ITSKOO – We are IOT technology driven, aiming to provide the fully structured cloud platform that enables all smart home devices into one single platform.

ITSKOO Smart Pet Feeder C.D.4 is our first retail smart product to let our customers have a taste of our world-leading Smart Home Platform. We understand the need for pet owners, and we design specifically to meet their needs. 

Contact us if you have any questions about our pet feeder and it’s our pleasure to serve you.

Can Cats Eat Cheese?

can cats eat cheese?

Honestly speaking we all love cheese. Cheese not only tastes amazing but it also makes everything else taste better. Addicted to its highly-palatable taste, we often spoil our furry feline friends by treating them with small chunks of cheese. Yet we are not to blame. Namely cats know how well cheese tastes and guilt us into offering them pieces of this treat.

But is it good for cats to eat cheese? Sadly, the simplest and shortest answer would be no. More specifically speaking, the answer depends on several factors such as amount, frequency and type of cheese.

In a nutshell, our nutritional needs are vastly different from our cats’ nutritional needs. Simple foods we consume on a daily basis can potentially wreak havoc in the cat’s digestive system. The list of forbidden foods includes onions and garlic, grapes and raisins, chocolate and alcoholic beverages. Although not named on this list, most veterinarians and feline nutritionist agree that cheese is not best suited for cats.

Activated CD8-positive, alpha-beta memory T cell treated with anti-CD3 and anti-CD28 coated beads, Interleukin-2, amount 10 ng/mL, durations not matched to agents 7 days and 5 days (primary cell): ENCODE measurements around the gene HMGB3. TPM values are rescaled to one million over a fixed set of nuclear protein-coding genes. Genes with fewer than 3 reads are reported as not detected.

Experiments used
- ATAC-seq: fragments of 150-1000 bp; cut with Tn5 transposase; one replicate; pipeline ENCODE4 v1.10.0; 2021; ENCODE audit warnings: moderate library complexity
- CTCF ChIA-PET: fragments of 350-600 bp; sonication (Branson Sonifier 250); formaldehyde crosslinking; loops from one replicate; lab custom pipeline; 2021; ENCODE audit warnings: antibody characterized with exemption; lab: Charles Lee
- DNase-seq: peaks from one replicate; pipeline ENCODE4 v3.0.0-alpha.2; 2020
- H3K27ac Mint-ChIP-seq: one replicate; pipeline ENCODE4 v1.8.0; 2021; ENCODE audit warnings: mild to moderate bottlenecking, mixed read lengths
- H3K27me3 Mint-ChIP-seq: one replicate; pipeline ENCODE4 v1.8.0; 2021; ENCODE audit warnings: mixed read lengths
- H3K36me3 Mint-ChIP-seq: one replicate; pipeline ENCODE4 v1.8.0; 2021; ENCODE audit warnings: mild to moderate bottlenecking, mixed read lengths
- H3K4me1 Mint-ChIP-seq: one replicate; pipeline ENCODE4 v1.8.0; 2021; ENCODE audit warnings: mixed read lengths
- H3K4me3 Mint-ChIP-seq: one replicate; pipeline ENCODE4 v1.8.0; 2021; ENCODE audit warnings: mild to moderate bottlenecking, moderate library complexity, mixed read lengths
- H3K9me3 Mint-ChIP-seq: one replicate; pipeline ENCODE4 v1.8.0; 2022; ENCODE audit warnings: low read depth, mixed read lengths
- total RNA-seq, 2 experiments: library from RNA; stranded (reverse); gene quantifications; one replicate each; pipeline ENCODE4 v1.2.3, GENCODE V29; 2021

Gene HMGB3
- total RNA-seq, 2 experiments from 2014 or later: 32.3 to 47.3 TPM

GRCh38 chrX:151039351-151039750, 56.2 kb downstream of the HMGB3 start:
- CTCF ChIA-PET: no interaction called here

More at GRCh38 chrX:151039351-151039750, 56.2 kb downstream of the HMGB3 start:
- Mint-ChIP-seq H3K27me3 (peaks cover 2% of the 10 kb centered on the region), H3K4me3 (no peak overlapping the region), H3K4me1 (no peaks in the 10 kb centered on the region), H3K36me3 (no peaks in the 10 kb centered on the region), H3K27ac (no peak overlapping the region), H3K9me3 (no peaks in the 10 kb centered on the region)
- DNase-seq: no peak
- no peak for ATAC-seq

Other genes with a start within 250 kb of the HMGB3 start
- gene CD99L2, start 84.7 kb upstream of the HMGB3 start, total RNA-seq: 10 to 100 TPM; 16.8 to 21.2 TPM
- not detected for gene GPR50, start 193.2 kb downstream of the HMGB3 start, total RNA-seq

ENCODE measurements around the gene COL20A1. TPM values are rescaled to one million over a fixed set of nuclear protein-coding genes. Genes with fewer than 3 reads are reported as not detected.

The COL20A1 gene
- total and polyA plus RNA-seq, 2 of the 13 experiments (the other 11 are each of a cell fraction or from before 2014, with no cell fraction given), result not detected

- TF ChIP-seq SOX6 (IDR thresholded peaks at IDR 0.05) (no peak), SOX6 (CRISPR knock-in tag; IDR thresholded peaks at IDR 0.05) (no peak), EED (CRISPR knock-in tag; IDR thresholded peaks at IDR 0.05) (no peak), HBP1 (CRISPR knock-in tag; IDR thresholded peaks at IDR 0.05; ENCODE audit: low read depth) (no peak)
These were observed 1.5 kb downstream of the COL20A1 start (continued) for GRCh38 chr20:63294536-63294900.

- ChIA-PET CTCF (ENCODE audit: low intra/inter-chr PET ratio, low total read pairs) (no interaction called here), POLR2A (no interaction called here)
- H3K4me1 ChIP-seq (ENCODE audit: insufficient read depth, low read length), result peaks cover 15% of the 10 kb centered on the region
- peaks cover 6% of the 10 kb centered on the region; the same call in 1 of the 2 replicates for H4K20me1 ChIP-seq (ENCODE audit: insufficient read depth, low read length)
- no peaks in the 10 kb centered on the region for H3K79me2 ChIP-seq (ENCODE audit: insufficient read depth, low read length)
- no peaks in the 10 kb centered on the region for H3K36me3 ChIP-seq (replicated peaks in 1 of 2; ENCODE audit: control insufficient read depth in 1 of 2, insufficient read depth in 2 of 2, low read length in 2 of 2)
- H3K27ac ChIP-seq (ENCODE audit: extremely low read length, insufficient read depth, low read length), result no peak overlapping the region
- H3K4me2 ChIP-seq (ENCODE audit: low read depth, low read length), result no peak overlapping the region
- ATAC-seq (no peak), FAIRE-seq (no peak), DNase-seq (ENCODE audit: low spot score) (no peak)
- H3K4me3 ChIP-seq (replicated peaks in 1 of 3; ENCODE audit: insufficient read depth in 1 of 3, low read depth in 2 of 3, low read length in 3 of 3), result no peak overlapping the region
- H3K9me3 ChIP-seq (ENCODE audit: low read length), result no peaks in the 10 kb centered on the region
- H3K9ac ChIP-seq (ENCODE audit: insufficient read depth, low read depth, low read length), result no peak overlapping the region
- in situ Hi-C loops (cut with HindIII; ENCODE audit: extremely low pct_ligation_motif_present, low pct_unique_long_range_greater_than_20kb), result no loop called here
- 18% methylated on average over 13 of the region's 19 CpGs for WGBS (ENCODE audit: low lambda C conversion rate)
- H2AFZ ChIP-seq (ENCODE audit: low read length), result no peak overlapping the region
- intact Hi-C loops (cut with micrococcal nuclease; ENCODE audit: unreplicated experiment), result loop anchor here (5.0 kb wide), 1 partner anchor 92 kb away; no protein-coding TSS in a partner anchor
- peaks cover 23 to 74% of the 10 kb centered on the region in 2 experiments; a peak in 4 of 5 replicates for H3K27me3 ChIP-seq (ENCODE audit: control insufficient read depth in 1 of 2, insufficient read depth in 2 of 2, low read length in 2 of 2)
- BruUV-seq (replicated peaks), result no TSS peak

Why cats and cheese are not the perfect combination?

There are several reasons why feeding cheese to cats, especially on a daily basis, is not recommended.

  • Cats prefer carnivorous diet. Cats are classified as obligatory carnivores. This means that to thrive and survive cats need only meat and meat products. Cheese and dairy products are not part of the carnivorous diet.
  • Most adult cats are lactose intolerant. It is a common misconception that cheese and other dairy products are good for felines. In fact, as cats mature they tend to become lactose intolerant. Lactose intolerant cats are incapable of processing dairy products because their bodies do not produce enough of the enzyme lactase needed for breaking down the milk sugar named lactose.

During the breast feeding period the kitten’s body produces enough lactase for proper breast milk digestion. After weaning the body stops producing lactase.

Feeding lactose intolerant cats dairy products results in stomach upset manifested with frequent vomiting, explosive diarrhea and excessive gassiness. Keep in mind that lactose intolerance in cats is not a health issue. It is the natural order of things and it does not require treatment.

  • Cheese is too fattening for cats. Based on its size, to maintain proper body weight, the average cat would need around 200 to 300 calories per day. A single slice of cheese contains around 113 calories which is about half of the daily calorie intake need.

Problems occur when cat parents forget to extract the cheese’s calories from the daily calories intake. Even this can be fine, as long as it happens once in a while. If it happens routinely, on a daily basis, the cat will start putting on weight. Putting on weight leads to obesity and a higher risk of developing obesity-related health issues such as arthritis, diabetes, liver and kidney failure.